Curcumin, an active component of the rhizomes of Curcumin longa L., possesses broad anti-inflammation and anti-cancer properties. Curcumin was previously reported to be capable of protecting ovariectomized rats against osteoporosis. However, the effect of curcumin on glucocorticoid-induced osteoporosis (GIO) is not yet clear. The present study investigated the effects of curcumin on dexamethasone (Dex)-induced osteoporosis in vivo and Dex-induced osteoblast apoptosis in vivo and in vitro. The GIO rat model was induced by subcutaneous injection of Dex for 60 days and verified to be successful as evidenced by the significantly decreased bone mineral density (BMD) determined using dual X-ray absorptiometry. Subsequently, curcumin administration (100 mg/kg) for 60 days obviously increased BMD and bone-alkaline phosphatase, decreased carboxy-terminal collagen cross links, enhanced bone mechanical strength, and improved trabecular microstructure, thereby alleviating Dex-induced osteoporosis. Mechanically, curcumin remarkably reversed Dex-induced femoral osteoblast apoptosis in vivo. In cultured primary osteoblasts, pretreatment with curcumin concentration-dependently decreased the number of Dex-induced apoptotic osteoblasts by down-regulating the ratio of Bax/Bcl-2 as well as the levels of cleaved caspase-3 and cleaved poly ADP-ribose polymerase (PARP). Moreover, curcumin pretreatment activated extracellular signal regulated kinase (ERK) signalling in Dex-induced osteoblasts by up-regulating the expression level of p-ERK1/2. Taken together, our study demonstrated that curcumin could ameliorate GIO by protecting osteoblasts from apoptosis, which was possibly related to the activation of the ERK pathway. The results suggest that curcumin may be a promising drug for prevention and treatment of GIO.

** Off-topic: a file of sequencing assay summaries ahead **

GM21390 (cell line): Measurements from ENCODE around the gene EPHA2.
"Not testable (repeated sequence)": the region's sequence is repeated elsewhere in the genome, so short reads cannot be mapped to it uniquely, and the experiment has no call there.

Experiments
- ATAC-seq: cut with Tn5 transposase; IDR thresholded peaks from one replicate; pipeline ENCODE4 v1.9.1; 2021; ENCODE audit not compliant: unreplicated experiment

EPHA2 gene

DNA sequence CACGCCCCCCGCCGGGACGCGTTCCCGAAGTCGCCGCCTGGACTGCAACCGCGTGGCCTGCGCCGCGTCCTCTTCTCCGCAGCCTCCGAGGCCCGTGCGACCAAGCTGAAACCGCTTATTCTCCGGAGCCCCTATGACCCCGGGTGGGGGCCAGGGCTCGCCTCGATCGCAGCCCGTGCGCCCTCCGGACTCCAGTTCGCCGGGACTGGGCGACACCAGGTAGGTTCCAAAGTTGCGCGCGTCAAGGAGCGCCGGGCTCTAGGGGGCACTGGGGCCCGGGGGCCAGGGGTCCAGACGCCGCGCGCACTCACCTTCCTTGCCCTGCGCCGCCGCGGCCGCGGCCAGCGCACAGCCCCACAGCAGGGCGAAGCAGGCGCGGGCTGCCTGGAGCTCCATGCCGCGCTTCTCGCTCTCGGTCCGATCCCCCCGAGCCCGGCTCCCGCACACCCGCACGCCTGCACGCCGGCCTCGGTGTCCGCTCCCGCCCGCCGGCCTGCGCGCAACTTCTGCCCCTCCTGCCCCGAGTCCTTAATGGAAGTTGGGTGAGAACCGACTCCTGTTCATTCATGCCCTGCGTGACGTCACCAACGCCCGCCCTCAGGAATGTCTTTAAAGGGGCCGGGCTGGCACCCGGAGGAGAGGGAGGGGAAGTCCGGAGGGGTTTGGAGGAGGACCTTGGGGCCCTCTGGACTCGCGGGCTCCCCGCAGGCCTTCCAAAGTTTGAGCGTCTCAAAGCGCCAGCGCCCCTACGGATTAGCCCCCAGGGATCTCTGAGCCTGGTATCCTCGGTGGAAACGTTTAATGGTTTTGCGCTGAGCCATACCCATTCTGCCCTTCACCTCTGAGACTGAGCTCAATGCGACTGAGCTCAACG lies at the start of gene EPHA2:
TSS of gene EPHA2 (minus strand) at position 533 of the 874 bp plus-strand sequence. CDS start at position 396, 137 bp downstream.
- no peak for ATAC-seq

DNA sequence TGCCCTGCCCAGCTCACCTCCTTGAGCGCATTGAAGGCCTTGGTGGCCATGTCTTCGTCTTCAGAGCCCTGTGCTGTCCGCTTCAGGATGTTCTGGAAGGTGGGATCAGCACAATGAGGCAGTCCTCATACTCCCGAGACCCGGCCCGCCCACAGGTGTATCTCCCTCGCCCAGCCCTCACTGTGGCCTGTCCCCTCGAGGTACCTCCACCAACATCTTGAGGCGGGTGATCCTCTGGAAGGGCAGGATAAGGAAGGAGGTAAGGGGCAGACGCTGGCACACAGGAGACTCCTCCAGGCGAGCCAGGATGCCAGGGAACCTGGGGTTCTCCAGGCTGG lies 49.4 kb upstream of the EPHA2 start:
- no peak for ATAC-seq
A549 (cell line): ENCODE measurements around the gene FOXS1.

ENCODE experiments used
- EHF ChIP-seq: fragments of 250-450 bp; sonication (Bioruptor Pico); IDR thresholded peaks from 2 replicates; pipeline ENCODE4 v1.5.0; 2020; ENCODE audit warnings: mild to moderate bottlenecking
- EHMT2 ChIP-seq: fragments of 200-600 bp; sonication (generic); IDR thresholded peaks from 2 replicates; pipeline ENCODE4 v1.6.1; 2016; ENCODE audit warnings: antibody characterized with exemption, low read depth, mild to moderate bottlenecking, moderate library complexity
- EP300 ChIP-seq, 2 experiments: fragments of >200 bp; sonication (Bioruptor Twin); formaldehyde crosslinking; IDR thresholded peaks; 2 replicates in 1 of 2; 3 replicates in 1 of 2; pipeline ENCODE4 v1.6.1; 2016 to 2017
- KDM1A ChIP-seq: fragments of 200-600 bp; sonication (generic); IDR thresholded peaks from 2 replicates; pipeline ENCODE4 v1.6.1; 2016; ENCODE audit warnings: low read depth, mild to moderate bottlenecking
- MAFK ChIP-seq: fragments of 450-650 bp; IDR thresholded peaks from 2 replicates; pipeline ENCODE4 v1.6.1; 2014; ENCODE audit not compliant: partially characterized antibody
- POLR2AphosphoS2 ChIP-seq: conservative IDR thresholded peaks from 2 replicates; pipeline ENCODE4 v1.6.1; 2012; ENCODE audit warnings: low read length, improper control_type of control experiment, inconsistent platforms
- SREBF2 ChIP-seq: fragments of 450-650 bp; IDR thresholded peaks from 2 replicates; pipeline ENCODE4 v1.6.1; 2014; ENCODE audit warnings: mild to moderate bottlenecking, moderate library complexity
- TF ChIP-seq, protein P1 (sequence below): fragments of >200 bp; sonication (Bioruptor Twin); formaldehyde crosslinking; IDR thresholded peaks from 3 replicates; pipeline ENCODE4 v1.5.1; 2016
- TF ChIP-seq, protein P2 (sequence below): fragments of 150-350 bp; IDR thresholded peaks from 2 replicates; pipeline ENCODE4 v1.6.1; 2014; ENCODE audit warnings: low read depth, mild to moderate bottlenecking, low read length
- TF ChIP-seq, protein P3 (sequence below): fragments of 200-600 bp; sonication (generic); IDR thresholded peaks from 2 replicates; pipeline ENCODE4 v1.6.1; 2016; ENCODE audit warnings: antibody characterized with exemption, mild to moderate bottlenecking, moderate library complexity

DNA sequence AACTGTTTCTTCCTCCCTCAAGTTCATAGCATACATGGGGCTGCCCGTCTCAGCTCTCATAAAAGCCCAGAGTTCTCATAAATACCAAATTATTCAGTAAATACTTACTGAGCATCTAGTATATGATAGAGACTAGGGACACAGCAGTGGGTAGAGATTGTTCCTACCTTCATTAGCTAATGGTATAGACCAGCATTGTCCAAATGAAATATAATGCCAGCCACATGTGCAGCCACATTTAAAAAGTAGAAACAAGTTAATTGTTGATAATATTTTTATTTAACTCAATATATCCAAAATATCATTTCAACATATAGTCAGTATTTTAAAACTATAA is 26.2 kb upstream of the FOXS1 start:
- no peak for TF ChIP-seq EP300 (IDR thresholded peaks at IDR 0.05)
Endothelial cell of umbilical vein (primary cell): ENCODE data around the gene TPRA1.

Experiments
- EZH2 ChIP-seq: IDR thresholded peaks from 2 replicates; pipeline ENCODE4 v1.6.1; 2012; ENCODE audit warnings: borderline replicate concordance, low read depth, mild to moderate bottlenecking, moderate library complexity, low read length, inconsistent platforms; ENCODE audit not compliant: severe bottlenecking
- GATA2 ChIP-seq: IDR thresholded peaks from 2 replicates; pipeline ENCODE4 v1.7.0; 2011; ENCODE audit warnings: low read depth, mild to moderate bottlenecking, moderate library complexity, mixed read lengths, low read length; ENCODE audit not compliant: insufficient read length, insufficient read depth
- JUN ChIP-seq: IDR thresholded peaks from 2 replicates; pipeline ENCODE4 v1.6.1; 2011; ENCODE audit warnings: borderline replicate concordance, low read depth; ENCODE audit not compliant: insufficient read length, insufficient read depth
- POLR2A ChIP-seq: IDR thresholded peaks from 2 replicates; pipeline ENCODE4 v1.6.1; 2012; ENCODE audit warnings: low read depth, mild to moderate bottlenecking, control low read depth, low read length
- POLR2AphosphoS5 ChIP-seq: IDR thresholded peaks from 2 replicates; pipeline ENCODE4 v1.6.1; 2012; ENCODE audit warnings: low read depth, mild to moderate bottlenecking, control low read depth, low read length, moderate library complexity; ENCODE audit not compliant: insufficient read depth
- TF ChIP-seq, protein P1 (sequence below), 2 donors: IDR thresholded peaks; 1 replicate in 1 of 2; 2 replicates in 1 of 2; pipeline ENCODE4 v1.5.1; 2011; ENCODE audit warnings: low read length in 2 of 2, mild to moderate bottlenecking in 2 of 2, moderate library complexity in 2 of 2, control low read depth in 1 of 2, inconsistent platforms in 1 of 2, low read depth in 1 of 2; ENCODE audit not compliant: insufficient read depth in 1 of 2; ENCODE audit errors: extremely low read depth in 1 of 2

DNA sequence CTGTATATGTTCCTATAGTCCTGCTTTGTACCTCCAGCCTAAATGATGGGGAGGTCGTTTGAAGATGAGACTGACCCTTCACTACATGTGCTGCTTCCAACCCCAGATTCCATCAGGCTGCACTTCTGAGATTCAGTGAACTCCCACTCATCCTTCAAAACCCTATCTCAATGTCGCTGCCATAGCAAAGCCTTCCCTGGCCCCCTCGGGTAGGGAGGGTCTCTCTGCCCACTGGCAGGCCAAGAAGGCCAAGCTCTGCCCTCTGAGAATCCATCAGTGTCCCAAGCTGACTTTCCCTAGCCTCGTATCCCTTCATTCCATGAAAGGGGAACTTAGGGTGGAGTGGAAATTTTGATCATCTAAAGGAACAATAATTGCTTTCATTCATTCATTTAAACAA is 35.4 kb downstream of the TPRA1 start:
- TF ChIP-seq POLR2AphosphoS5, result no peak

Keywords: apoptosis; curcumin; extracellular signal regulated kinase (ERK); glucocorticoid-induced osteoporosis (GIO); osteoblast.
© 2016 John Wiley & Sons Australia, Ltd.